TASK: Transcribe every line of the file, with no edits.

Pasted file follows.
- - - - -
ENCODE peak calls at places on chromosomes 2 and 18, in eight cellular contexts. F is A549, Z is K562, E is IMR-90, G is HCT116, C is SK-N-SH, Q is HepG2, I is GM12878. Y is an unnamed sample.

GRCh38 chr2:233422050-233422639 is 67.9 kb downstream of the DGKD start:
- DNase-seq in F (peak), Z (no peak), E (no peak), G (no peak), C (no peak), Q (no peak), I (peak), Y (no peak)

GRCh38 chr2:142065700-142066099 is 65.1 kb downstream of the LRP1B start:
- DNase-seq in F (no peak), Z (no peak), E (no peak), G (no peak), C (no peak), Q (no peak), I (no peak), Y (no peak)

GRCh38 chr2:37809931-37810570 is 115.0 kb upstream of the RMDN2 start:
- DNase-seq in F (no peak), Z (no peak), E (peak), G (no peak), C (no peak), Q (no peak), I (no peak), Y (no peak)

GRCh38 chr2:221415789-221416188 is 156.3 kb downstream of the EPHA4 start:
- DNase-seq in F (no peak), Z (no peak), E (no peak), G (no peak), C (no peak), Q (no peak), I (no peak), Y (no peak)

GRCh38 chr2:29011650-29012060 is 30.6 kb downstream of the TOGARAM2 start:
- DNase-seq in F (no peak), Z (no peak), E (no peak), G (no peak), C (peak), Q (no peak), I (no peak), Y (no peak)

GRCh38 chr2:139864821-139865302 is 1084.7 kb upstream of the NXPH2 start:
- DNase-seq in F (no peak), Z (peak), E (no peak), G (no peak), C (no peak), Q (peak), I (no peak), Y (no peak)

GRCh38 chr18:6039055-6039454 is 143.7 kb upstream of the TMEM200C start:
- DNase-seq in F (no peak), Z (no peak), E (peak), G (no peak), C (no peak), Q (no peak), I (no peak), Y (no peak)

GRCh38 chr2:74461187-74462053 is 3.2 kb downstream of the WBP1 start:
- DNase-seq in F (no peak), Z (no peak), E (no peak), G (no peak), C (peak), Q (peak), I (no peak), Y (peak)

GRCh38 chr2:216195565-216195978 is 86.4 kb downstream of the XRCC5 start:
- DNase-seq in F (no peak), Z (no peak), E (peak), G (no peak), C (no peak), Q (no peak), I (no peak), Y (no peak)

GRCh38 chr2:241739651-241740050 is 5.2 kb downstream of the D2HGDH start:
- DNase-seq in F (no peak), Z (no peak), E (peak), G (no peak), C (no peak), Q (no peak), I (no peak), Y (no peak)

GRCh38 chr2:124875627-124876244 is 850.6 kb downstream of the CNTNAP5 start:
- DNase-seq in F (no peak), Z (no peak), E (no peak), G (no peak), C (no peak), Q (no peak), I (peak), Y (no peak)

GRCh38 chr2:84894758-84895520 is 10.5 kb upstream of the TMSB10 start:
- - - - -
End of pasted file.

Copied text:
ENCODE peak calls at places on chromosomes 2 and 18, in eight cellular contexts. F is A549, Z is K562, E is IMR-90, G is HCT116, C is SK-N-SH, Q is HepG2, I is GM12878. Y is an unnamed sample.

GRCh38 chr2:233422050-233422639 is 67.9 kb downstream of the DGKD start:
- DNase-seq in F (peak), Z (no peak), E (no peak), G (no peak), C (no peak), Q (no peak), I (peak), Y (no peak)

GRCh38 chr2:142065700-142066099 is 65.1 kb downstream of the LRP1B start:
- DNase-seq in F (no peak), Z (no peak), E (no peak), G (no peak), C (no peak), Q (no peak), I (no peak), Y (no peak)

GRCh38 chr2:37809931-37810570 is 115.0 kb upstream of the RMDN2 start:
- DNase-seq in F (no peak), Z (no peak), E (peak), G (no peak), C (no peak), Q (no peak), I (no peak), Y (no peak)

GRCh38 chr2:221415789-221416188 is 156.3 kb downstream of the EPHA4 start:
- DNase-seq in F (no peak), Z (no peak), E (no peak), G (no peak), C (no peak), Q (no peak), I (no peak), Y (no peak)

GRCh38 chr2:29011650-29012060 is 30.6 kb downstream of the TOGARAM2 start:
- DNase-seq in F (no peak), Z (no peak), E (no peak), G (no peak), C (peak), Q (no peak), I (no peak), Y (no peak)

GRCh38 chr2:139864821-139865302 is 1084.7 kb upstream of the NXPH2 start:
- DNase-seq in F (no peak), Z (peak), E (no peak), G (no peak), C (no peak), Q (peak), I (no peak), Y (no peak)

GRCh38 chr18:6039055-6039454 is 143.7 kb upstream of the TMEM200C start:
- DNase-seq in F (no peak), Z (no peak), E (peak), G (no peak), C (no peak), Q (no peak), I (no peak), Y (no peak)

GRCh38 chr2:74461187-74462053 is 3.2 kb downstream of the WBP1 start:
- DNase-seq in F (no peak), Z (no peak), E (no peak), G (no peak), C (peak), Q (peak), I (no peak), Y (peak)

GRCh38 chr2:216195565-216195978 is 86.4 kb downstream of the XRCC5 start:
- DNase-seq in F (no peak), Z (no peak), E (peak), G (no peak), C (no peak), Q (no peak), I (no peak), Y (no peak)

GRCh38 chr2:241739651-241740050 is 5.2 kb downstream of the D2HGDH start:
- DNase-seq in F (no peak), Z (no peak), E (peak), G (no peak), C (no peak), Q (no peak), I (no peak), Y (no peak)

GRCh38 chr2:124875627-124876244 is 850.6 kb downstream of the CNTNAP5 start:
- DNase-seq in F (no peak), Z (no peak), E (no peak), G (no peak), C (no peak), Q (no peak), I (peak), Y (no peak)

GRCh38 chr2:84894758-84895520 is 10.5 kb upstream of the TMSB10 start: